A collector knocked on my door asking for charity, after showing me the required documentation.. As I was ready to give him a donation which I had in my left hand, he wouldn’t accept it and said that one should give tzedaka money with the right hand only-even if you are left handed. He told me that he learned this at his kolel. I switched hands and he took the money! The reason for this, he said, was spiritual, but he couldn’t give me an answer regarding where this idea comes from.Is there a source in Yiddishkeit for this?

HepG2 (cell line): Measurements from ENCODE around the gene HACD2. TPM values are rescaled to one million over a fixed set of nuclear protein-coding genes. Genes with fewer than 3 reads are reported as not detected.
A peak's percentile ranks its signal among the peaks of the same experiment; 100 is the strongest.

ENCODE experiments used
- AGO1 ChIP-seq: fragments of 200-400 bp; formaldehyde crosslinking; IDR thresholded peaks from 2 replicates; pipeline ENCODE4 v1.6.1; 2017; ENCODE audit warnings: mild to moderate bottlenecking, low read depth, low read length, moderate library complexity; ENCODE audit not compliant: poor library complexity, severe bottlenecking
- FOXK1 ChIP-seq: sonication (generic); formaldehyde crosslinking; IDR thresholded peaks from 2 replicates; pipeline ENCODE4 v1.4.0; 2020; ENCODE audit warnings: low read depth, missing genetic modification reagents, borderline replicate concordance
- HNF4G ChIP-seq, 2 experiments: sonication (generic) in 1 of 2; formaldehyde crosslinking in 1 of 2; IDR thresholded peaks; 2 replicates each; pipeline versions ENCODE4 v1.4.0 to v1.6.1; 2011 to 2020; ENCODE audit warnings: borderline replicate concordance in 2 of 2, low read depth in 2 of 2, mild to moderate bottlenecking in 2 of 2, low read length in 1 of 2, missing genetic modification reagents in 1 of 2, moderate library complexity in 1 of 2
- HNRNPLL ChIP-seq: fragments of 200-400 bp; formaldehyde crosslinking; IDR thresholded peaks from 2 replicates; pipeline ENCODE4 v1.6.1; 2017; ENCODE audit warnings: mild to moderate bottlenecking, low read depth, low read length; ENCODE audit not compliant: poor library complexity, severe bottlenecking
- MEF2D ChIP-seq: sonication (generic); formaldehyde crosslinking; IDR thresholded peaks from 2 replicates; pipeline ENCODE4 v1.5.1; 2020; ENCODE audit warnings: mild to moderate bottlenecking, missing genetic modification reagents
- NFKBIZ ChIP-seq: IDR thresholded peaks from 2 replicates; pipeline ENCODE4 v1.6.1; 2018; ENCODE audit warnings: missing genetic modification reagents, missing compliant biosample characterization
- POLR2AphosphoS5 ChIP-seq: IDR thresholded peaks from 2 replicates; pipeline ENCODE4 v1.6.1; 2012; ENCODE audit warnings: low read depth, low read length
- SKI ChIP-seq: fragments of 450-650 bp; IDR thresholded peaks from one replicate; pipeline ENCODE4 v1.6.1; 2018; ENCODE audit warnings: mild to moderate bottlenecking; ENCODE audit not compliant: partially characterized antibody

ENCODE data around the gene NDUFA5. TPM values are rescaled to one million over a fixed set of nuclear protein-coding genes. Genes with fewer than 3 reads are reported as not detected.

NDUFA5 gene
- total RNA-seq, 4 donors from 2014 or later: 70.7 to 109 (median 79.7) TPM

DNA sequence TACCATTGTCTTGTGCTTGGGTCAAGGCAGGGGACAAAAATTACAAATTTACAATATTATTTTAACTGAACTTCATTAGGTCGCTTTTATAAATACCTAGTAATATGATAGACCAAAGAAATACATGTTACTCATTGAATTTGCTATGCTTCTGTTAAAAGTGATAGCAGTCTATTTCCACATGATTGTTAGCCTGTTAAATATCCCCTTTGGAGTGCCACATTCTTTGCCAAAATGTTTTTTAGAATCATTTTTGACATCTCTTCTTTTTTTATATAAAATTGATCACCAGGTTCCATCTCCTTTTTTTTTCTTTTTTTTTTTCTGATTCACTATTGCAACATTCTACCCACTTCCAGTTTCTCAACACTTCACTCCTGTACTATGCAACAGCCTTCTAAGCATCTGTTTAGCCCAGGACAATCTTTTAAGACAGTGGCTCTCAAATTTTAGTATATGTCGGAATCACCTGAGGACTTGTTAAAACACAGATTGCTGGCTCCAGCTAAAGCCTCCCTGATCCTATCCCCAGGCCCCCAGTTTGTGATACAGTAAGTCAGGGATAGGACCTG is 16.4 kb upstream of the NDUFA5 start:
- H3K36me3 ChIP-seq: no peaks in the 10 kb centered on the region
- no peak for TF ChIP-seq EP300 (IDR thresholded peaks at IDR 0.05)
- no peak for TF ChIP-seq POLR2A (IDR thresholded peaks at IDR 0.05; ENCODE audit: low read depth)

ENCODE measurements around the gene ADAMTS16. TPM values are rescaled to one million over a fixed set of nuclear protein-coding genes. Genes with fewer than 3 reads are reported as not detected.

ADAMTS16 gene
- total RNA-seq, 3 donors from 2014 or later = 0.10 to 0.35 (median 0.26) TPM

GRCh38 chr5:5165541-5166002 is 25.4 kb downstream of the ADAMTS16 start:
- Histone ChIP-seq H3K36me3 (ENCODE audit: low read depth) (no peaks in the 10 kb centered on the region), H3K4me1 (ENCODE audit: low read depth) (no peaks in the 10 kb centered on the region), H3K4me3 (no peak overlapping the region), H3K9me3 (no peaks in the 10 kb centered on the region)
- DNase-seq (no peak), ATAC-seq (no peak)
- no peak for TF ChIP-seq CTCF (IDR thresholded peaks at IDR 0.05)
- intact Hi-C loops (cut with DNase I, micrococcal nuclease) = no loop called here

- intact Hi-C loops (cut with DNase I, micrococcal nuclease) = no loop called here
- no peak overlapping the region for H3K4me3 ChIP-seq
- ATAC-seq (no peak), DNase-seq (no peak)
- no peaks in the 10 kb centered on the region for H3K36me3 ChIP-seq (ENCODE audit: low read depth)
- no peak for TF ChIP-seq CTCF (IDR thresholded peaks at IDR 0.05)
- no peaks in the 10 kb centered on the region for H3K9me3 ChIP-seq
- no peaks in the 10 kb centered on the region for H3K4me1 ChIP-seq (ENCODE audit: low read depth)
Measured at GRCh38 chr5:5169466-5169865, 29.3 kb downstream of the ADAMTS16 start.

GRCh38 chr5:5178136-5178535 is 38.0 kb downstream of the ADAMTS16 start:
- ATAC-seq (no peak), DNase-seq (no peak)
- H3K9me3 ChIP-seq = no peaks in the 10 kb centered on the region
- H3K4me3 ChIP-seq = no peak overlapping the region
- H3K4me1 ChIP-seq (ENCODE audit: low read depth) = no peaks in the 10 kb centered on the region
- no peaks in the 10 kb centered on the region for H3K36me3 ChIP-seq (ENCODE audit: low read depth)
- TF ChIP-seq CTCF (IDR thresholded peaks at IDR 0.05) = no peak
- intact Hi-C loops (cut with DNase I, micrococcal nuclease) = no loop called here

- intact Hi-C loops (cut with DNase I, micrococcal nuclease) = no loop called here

Shalom, How wonderful it is that even the charity collectors spread Torah! (I hope that his teaching was expressed in a polite and gentle fashion, and that no offence was taken). In general there is a preference of the right over the left. This is expressed in the verse in Tehillim (118,15) "Yemin Hashem Osah Chayil" , "G-d's right hand does valiantly". So we generally give preference to the right side, washing our right hand first, and putting our right shoe on first. So too when we hold an object of a mitzvah in our hands, such as the cup of wine for kiddush, we hold it in our right hand, to show its importance. When holding food in our hand before saying a blessing on it we also hold it in the right hand. Based on this it makes sense that the money to be given to charity, which is a mitzvah, should be held in the right hand to show that it is important and not being given "backhandedly". All this is found in Jewish law, halacha, and based, as I wrote, on the idea that the right hand side is more important. This being so, someone who is left handed would use their left hand instead of the right to show importance, as for them the left hand is indeed the stronger, more important hand. This is how the Ashkenazim rule. However the Sephardi Jews follow the kabbalistic teachings that say that even a left-handed person should hold the mitzvah in their right hand - as the right-hand side is spiritually always on the right. (See, for example, the laws of shaking Lulav and etrog, where the Ashkenazi and Sephardi traditions are explained (Shulchan Aruch, OH 651,3)). Beyond this, there is a kabbalistic teaching in the name of the Ari Hakadosh (Or Zadikim 2,63) which states that all charity should be given with the right hand, and even a left-handed person should do so. This is based on a midrash (Devarim Raba (parsha 5) which says that "two things are in the right hand of the Holy One - charity and Torah. Charity, as it says (Tehillim 48) Charity fills your right hand"...". The Maharal explains this concept in his Netivot Olam (Netiv Torah 16) that the right hand is able to spread out easily to give, whereas the left hand is weaker, and is therefore the side of receiving. There are, of course, many deeper and more mystical kabbalistic explanations of the meaning of "right" and "left". The Ben Ish Hai (Parshat Vayigash, 13) also mentions using the right hand. He adds that the coin represents the letter yod, the right hand the letter hey (because the five fingers are equal to the numeric value of the letter hey, 5), the arm the letter vav, which is stretched out like a vav, and the left hand of the receiver another letter hey - together the letters of Hashem's name. Blessings.